Why Apple won't let the Mac and iPhone succeed in business

There's a reason Macs and iPhones don’t meet the needs of big business: Apple self-imposed corporate glass ceiling

Last summer, it looked like Apple was finally going to make its Macs and iPhones enterprise-capable, giving hope to those who wanted a more stable, less failure-prone option at the office. Soon, it appeared, Macs and iPhones would no longer need to come in through the back door, or be relegated to "special" departments such as software development or marketing.

Don't count on it.

[ Relive Apple's 12 biggest failures in the InfoWorld slideshow. | Learn how to bring Macs into your business -- and what Mac security issues to watch out for. ]

Bolstered by Windows Vista's travails and the advent of OS-neutral Web apps, the Mac is no doubt on the rise in business. Even IT pros have begun warming up to the Mac. After all, a business-class MacBook Pro costs the same as a business-class Windows PC, so there's no cost disadvantage to buying Mac hardware. And I hear consistently from IT folks who manage both Macs and PCs that Mac hardware tends to fail less frequently than PCs do and that its OS is more stable than Windows, translating into lower internal IT support costs. (Apple's support plans cost about US$30 more per year than what a Dell, Lenovo, or HP charges, and they require you to bring a Mac in to an authorized repair shop, which can be an issue for IT when the Macs do have problems.)

Moreover, Apple's new emphasis on business capabilities in 2009 seemed to be the official boost that business Mac users had longed for. Among them, the new  Mac OS X 10.6 Snow Leopard, which added native Microsoft Exchange support to its Mail, Address Book, and iCal apps, as well as improved VPN and firewall capabilities. As for the iPhone, its iPhone 3.0 OS update added landscape email access, copy and paste, and Exchange calendar invite support -- all features desired by business users. It also added support for more Exchange security policies, such as camera disablement, remote wipe, certificate-based authentication, and policy encryption.

Yet the reality of enterprise Mac and iPhone adoption stands in stark contrast to the promise these changes have held for Apple to push its products deeper into business.

Mac and iPhone adoption are growing -- but not in the enterprise Despite Apple's growing reputation, adoption of Macs and even iPhones by large businesses remains tiny: about 3.5 percent for Macs, according to Forrester Research, and about 3 percent for iPhones, according to TBI Research. For Macs, this represents zero growth. For the iPhone, its growth remains insignificant when compared with the BlackBerry's 63 percent share of the enterprise smartphone market.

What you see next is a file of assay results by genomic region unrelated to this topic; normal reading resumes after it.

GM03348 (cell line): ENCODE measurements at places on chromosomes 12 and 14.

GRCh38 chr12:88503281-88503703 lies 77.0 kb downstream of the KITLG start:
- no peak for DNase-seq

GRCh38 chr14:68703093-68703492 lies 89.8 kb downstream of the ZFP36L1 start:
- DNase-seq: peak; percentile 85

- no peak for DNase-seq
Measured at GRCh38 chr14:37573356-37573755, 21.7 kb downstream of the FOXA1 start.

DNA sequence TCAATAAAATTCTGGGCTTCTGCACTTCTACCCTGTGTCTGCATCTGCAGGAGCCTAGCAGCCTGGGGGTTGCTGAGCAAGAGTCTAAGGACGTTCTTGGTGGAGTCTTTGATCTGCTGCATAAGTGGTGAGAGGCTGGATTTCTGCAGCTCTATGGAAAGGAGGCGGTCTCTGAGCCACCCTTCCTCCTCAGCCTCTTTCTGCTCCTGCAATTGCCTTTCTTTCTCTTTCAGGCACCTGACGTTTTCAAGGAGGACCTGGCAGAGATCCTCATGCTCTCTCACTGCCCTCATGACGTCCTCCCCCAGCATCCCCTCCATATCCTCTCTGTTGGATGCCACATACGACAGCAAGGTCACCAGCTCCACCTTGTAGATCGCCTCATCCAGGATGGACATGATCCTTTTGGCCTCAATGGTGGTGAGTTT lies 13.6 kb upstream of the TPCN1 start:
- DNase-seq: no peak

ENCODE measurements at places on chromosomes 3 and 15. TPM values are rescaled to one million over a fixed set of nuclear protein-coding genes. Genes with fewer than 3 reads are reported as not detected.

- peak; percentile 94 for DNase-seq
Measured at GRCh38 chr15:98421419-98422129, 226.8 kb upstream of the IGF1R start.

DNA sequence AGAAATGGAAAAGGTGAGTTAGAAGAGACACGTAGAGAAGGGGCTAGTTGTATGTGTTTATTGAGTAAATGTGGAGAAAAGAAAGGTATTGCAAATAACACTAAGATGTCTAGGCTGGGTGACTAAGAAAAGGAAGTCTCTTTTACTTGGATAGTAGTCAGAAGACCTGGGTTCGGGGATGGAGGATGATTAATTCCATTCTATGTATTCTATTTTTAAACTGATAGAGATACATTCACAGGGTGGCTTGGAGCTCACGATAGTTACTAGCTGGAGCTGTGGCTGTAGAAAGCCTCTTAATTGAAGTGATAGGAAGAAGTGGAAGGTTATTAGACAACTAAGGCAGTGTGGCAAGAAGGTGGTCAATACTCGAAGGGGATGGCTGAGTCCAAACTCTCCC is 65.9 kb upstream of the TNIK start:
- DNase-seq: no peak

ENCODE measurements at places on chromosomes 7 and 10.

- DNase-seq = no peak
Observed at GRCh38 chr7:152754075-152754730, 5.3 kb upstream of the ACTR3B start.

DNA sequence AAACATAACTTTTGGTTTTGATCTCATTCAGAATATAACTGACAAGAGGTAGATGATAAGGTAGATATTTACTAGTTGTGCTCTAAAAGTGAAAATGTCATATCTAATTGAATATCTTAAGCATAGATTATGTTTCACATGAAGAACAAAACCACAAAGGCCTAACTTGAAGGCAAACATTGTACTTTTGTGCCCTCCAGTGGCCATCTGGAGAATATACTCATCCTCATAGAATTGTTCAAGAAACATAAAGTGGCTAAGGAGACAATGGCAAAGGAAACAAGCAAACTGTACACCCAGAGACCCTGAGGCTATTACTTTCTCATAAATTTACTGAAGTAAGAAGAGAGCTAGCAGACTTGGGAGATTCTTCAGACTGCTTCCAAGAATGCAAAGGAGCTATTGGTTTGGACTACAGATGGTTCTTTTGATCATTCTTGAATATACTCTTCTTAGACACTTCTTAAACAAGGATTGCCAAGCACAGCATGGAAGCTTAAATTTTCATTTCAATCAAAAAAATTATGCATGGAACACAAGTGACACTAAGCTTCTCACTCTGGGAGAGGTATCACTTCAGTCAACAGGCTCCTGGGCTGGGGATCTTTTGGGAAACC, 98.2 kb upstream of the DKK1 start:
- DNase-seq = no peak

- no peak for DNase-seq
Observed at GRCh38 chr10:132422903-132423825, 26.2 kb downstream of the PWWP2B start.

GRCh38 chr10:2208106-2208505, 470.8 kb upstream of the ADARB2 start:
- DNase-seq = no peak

Outside the enterprise, Macs are doing better, accounting for either 8.8 percent or 9.4 percent, depending on whether you believe Gartner or IDC, respectively, up from 8.6 percent a year earlier (both firms agree on that number). And iPhones are doing a lot better in the broad market: iPhone sales have steadily zoomed all year, and now represent about 30 percent of all smartphones sold in the U.S., according to ChangeWave Research -- closing in fast on the RIM BlackBerry's 40 percent share. Moreover, Gartner reports that 99.4 percent of all mobile apps sold in 2009 were to iPhone users.

So with Mac OS X Snow Leopard's and iPhone OS 3.0's improved business capabilities,why isn't Apple doing better in the enterprise?

I believe the answer is simple: Apple has intentionally created a glass ceiling it has no intention of shattering. My conversations with Apple employees over the past decade have always been off the record when it comes to the topic of Macs in the enterprise. The company has had no intention of signaling any active plans to serve the enterprise.

In a sense, Apple views enterprise sales as "collateral success" -- a nice-to-have byproduct of its real focus: individuals, developers, and very small businesses (designers, consultants, and other "knowledge worker" types). Sure, there are some retail and professional-services businesses that have gone all-Mac -- I know a midsize veterinary practice in San Francisco that is all-Mac, for example. And sure, there are examples of midsize and even large businesses adopting Macs -- though usually as an option for just a portion of the workforce. But the reality is, despite showing signs of currying favor with the business market, Apple retains a decidely non-business persona.

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Galen Gruman

InfoWorld
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